Ngaio and Crofton Downs Residents Association keeps an eye on plans for new subdivisions and other future developments in the Ngaio and Crofton Downs area.
131 Silverstream Road
During the winter of 2013 the owner of the land at the end of Silverstream Road, Crofton Downs, removed the old farm buildings from this 60 acre block of residential and rural land.
In September 2015 Wellington City Council and Greater Wellington granted resource consents for mass earthworks for this Silverstream Road site. The consent applications were not publicly notified despite the community advocating for this to occur. Requests for the earthworks consent to only be considered as part of a broader subdivision proposal were also ignored.
The earthworks consent allows:
- a 10 hectare area to be cut and filled to form 3 large flat building platforms
- rerouting a 800m section of the main stream into an artificial watercourse.
The consent conditions require a number of plans to be finalised for things such as landscaping, stormwater and traffic management. As of January 2016 these plans were not publicly available.
In early December 2015 clearance of vegetation on the site began to enable better surveying of the areas to be cut and filled. This vegetation clearance is not subject to the earthworks consent because the District Plan has no restrictions on vegetation clearance – even 30 year plus re-generating forest.
Local residents are keeping a keen eye on any impacts on stream water quality, dust and on working hours.
There is no set timeframe for the start of the earthworks. A group of Crofton Downs residents will attempt to facilitate a planning session with those interested about issues that will be raised by the inevitable subdivision application.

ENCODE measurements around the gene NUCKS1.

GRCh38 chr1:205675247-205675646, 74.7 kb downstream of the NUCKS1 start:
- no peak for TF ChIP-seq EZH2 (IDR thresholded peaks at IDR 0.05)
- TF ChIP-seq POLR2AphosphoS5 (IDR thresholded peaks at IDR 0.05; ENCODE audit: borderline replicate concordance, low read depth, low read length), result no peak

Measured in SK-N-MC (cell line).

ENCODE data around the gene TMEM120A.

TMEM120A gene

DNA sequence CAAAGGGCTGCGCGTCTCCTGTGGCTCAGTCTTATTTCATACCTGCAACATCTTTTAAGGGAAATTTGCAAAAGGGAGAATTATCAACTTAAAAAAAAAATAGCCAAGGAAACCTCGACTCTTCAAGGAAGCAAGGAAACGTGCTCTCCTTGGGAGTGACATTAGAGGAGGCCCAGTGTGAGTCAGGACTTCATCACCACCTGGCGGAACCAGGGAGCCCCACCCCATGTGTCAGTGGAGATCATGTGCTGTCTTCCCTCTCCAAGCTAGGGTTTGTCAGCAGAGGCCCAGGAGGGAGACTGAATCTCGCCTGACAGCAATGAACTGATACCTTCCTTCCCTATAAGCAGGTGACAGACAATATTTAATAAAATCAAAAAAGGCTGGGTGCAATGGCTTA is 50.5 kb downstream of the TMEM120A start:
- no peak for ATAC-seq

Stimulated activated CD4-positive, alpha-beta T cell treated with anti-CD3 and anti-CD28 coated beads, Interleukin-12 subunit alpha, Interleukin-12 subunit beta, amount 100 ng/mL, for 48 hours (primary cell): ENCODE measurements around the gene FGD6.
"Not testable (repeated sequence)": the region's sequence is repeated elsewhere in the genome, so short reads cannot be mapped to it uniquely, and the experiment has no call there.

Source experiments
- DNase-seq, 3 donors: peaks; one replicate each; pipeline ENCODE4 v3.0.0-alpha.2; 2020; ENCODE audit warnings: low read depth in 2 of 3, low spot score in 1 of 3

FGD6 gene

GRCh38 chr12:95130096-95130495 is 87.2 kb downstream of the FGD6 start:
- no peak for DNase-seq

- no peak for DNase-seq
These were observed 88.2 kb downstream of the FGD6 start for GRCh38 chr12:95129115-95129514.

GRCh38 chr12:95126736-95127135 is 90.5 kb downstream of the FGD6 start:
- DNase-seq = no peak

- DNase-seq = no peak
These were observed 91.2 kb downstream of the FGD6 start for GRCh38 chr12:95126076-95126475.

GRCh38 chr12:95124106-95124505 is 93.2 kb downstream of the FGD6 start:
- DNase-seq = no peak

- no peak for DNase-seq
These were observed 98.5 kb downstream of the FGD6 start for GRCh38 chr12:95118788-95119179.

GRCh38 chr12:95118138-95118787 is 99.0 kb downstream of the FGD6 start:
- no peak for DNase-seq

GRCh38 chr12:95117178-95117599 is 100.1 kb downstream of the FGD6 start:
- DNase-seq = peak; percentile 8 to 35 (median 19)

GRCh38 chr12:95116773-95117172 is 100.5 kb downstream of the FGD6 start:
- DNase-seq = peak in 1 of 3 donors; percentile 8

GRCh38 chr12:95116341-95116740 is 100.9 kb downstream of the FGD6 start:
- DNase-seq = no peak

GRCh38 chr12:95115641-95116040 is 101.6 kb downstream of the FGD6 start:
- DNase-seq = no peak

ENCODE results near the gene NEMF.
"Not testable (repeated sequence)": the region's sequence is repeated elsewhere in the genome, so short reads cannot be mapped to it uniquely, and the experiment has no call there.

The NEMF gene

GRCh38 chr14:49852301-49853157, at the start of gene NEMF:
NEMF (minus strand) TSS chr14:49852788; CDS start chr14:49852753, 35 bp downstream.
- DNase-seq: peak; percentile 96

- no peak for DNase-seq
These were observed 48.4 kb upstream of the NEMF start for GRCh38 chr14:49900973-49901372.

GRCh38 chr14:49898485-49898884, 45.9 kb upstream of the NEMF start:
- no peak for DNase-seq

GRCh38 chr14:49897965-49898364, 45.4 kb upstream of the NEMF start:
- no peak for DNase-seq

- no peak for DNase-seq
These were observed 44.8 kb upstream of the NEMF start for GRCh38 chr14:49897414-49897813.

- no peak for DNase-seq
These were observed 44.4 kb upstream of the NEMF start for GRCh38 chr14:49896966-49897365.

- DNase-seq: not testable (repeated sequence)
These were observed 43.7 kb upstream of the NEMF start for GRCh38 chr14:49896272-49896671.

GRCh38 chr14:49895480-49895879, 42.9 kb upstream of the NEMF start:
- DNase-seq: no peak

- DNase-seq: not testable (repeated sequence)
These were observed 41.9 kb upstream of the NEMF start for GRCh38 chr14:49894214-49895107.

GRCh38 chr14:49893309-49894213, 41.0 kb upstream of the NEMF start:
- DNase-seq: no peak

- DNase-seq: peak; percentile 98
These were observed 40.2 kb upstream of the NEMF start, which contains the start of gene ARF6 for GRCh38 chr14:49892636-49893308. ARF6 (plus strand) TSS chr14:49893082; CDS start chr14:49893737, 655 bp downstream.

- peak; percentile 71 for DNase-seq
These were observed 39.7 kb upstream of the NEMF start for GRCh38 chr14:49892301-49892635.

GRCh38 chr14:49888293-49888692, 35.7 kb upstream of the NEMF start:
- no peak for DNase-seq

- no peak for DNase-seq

Kilmarston (Crow’s Nest) subdivision
After many decades of dispute between developers and residents, developments on the Kilmarston block, to the north-west of Ngaio, have been made conditional on the City Council acquiring the Crow’s Nest and surrounding undeveloped land.
The Kilmarston Block
The block is a large area of land between Ngaio and the hill ridgeline to the north-west of the suburb. The block was part of a farm owned by the Kilmister family, who always allowed walking access to the Crow’s Nest.
Plans for development
Since the 1970s, developers have aimed to build houses on the land. This has always been opposed by local residents. There has been particular concern about the impact of proposed developments on the Crow’s Nest, which is iconic to Ngaio and an important link to the Outer Town Belt. Continued access to the Crow’s Nest is also very important.
In 2006, the Council gave consent for plans for 41 houses to be built on the block. Ngaio Progressive Association appealed to the Environment Court, and spent the next six years in mediation with the developers and the Council.
On 1 October 2012, Council issued consent orders for a staged development. We understand the first stage must be “given effect” within 5 years. However, an additional requirement, under the agreement to sell the reserve land to Council, is that the consent holder must decide to implement the consent within 4 years of 1 October 2012. Otherwise the agreement lapses.
If development takes place on the Kilmarston block, the Council will buy Block 45, including the Crow’s Nest, and incorporate it into the Outer Town Belt. There will be access to the block from a public road, and we hope a new walking track to the Skyline Walkway will be built. Public access to the Skyline and the Crow’s Nest will be guaranteed.
Ngaio and Crofton Downs Residents Association are pleased with the conditions, although we continue to have reservations about the suitability of the proposed subdivision, and the impact of the proposed earthworks on the Korimako stream.
- ‘Ngaio subdivision spat partly solved’ – The Wellingtonian
WCC listed an application to subdivide 97 Waikowhai Street, Ngaio into four sections in its Resource Consent notices on August 2013.
- Notified resource consent applications and proposals (City Council website)
- Overview of the resource consent process (City Council website)